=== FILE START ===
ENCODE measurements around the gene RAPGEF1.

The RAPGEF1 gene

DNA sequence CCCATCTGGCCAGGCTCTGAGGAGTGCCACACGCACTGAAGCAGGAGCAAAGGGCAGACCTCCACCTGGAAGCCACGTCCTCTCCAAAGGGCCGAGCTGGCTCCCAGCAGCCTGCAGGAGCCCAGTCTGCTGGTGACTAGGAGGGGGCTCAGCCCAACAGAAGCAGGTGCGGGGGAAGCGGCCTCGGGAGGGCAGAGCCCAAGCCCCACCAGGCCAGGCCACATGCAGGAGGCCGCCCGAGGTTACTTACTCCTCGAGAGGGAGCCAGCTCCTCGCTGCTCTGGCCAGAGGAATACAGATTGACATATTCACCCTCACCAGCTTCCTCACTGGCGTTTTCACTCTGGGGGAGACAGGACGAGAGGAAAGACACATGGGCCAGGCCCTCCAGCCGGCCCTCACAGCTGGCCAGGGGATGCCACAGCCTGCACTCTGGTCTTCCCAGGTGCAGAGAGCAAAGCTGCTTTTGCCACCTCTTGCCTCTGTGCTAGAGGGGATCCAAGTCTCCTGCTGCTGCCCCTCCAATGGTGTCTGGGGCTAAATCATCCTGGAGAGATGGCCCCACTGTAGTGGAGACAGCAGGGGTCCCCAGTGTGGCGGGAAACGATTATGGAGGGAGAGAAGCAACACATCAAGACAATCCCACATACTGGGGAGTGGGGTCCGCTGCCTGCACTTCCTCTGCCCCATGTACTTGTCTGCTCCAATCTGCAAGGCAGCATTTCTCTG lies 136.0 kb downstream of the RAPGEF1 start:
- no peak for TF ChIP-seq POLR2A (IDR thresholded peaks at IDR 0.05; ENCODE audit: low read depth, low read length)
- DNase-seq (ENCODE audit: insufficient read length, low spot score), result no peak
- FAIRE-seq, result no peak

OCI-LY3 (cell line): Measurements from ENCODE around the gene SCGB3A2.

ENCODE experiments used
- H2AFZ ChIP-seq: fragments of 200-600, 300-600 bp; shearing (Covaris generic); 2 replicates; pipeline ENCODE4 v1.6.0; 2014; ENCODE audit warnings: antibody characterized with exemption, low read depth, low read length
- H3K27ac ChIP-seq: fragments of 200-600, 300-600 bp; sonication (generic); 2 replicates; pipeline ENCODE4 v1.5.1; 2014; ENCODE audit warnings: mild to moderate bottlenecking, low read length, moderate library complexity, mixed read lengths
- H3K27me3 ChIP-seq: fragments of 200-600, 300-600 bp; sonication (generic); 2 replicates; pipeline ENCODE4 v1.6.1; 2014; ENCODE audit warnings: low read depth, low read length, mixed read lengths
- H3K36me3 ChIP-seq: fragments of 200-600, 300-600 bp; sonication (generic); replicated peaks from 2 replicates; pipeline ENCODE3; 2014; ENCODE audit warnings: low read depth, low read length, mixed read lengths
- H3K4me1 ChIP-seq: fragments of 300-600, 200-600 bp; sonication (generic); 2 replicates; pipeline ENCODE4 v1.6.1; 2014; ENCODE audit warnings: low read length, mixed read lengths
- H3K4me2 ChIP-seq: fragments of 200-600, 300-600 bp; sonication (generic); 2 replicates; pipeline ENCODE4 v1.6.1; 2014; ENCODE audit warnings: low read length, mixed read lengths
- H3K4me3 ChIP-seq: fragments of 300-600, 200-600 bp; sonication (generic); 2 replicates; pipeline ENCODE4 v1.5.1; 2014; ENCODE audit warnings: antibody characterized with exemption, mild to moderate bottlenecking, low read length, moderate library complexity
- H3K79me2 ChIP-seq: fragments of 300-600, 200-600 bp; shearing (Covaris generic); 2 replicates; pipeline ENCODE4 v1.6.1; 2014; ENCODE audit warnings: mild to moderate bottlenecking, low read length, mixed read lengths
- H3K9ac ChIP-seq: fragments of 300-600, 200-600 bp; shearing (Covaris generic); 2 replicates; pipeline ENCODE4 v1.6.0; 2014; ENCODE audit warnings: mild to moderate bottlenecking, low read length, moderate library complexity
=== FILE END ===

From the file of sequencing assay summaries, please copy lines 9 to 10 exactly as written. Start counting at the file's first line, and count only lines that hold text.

- H2AFZ ChIP-seq: fragments of 200-600, 300-600 bp; shearing (Covaris generic); 2 replicates; pipeline ENCODE4 v1.6.0; 2014; ENCODE audit warnings: antibody characterized with exemption, low read depth, low read length
- H3K27ac ChIP-seq: fragments of 200-600, 300-600 bp; sonication (generic); 2 replicates; pipeline ENCODE4 v1.5.1; 2014; ENCODE audit warnings: mild to moderate bottlenecking, low read length, moderate library complexity, mixed read lengths